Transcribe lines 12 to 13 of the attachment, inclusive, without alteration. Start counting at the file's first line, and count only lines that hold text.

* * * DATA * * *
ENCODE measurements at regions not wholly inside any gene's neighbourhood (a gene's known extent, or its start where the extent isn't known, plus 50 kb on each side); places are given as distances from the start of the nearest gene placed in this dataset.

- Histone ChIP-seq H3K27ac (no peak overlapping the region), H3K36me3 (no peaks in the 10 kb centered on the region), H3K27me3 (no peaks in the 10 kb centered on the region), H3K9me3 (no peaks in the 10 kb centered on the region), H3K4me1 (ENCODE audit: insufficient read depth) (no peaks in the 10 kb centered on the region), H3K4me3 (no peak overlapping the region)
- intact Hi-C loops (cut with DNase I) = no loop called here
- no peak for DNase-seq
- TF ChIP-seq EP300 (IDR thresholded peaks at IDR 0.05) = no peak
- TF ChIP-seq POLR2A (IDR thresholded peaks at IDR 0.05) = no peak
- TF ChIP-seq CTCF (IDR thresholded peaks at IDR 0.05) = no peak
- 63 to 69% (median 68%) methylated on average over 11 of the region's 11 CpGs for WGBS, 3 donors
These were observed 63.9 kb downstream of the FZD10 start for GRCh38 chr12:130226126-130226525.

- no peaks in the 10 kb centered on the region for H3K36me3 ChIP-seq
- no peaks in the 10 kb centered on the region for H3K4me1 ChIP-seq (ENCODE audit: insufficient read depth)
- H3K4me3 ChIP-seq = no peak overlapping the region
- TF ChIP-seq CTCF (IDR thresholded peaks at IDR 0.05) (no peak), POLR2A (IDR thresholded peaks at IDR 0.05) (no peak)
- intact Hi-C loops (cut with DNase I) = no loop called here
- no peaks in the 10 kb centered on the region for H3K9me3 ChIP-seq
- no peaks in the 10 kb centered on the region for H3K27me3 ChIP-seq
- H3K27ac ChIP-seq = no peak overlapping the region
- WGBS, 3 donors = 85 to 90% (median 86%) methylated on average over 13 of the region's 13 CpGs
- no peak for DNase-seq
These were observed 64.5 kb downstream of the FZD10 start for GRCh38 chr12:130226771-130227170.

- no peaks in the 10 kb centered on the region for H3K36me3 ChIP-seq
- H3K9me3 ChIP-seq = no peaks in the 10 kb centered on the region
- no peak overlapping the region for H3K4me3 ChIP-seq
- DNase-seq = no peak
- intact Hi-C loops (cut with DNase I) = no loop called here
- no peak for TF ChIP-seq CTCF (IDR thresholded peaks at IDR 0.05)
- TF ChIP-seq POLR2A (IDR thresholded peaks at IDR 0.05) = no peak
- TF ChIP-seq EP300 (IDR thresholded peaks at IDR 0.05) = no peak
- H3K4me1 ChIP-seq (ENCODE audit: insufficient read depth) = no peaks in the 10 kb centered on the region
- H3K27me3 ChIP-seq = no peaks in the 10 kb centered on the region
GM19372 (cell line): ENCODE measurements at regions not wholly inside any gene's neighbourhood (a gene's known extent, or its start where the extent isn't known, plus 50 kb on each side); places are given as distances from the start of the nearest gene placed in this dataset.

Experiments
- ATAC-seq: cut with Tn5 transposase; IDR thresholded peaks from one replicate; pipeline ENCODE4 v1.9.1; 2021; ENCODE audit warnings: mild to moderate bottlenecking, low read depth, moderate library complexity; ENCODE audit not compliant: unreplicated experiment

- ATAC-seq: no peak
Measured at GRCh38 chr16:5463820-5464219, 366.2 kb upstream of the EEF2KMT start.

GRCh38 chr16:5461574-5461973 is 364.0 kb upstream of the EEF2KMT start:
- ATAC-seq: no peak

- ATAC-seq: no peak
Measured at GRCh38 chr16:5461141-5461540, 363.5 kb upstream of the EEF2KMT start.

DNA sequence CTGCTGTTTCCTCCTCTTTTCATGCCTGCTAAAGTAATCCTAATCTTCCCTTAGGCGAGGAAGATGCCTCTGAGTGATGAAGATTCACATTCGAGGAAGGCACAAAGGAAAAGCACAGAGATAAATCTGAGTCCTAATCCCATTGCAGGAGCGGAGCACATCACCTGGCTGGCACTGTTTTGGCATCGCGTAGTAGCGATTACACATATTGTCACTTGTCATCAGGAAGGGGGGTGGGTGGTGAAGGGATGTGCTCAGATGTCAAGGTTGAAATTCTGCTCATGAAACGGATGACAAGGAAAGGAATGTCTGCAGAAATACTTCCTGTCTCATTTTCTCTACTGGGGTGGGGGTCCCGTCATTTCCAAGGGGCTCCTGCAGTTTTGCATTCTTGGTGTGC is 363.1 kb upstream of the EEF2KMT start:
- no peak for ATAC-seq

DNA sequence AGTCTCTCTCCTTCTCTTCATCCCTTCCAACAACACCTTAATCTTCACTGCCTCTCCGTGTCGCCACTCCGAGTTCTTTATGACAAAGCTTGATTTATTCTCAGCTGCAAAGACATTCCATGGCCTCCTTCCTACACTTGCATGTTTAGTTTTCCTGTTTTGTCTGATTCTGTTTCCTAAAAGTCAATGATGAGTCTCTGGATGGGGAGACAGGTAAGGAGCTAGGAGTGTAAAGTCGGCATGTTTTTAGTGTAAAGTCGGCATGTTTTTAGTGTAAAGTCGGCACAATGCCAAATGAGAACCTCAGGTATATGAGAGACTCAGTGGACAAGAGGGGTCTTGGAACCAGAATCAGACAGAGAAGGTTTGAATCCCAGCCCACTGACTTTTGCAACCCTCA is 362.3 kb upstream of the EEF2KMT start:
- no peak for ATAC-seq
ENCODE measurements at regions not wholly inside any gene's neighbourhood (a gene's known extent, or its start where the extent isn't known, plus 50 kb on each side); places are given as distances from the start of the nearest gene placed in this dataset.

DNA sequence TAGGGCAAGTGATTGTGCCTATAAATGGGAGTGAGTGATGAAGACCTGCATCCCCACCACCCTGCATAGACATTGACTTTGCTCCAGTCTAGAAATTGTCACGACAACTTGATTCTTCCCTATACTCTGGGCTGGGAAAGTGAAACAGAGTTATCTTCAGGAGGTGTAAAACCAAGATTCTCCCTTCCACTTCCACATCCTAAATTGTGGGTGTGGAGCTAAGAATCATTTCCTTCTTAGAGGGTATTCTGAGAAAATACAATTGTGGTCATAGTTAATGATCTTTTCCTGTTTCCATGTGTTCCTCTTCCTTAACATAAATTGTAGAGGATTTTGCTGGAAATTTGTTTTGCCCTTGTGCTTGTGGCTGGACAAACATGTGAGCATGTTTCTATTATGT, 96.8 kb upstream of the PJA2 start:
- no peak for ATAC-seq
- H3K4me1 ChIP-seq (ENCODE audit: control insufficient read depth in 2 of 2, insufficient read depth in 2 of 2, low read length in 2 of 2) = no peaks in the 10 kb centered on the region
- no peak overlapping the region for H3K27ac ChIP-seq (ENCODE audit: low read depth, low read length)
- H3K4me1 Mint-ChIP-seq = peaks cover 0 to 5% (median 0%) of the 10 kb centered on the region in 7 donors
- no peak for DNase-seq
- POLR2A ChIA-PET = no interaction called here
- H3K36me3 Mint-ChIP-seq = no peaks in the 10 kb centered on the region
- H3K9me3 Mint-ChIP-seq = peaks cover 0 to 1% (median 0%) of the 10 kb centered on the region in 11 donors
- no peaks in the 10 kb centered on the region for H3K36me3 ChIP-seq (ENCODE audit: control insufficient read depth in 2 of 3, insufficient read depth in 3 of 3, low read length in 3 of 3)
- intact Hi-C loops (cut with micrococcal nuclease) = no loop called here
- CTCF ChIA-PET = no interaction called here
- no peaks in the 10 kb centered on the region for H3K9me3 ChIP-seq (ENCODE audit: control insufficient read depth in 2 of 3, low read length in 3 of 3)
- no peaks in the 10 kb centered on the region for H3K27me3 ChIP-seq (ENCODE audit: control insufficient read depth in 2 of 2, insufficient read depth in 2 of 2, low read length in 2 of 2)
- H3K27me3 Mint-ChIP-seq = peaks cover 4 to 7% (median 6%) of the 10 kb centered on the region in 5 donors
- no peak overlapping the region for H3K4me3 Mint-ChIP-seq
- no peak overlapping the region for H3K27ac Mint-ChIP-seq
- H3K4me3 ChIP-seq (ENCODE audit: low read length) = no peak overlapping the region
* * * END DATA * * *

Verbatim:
- H3K4me3 ChIP-seq = no peak overlapping the region
- TF ChIP-seq CTCF (IDR thresholded peaks at IDR 0.05) (no peak), POLR2A (IDR thresholded peaks at IDR 0.05) (no peak)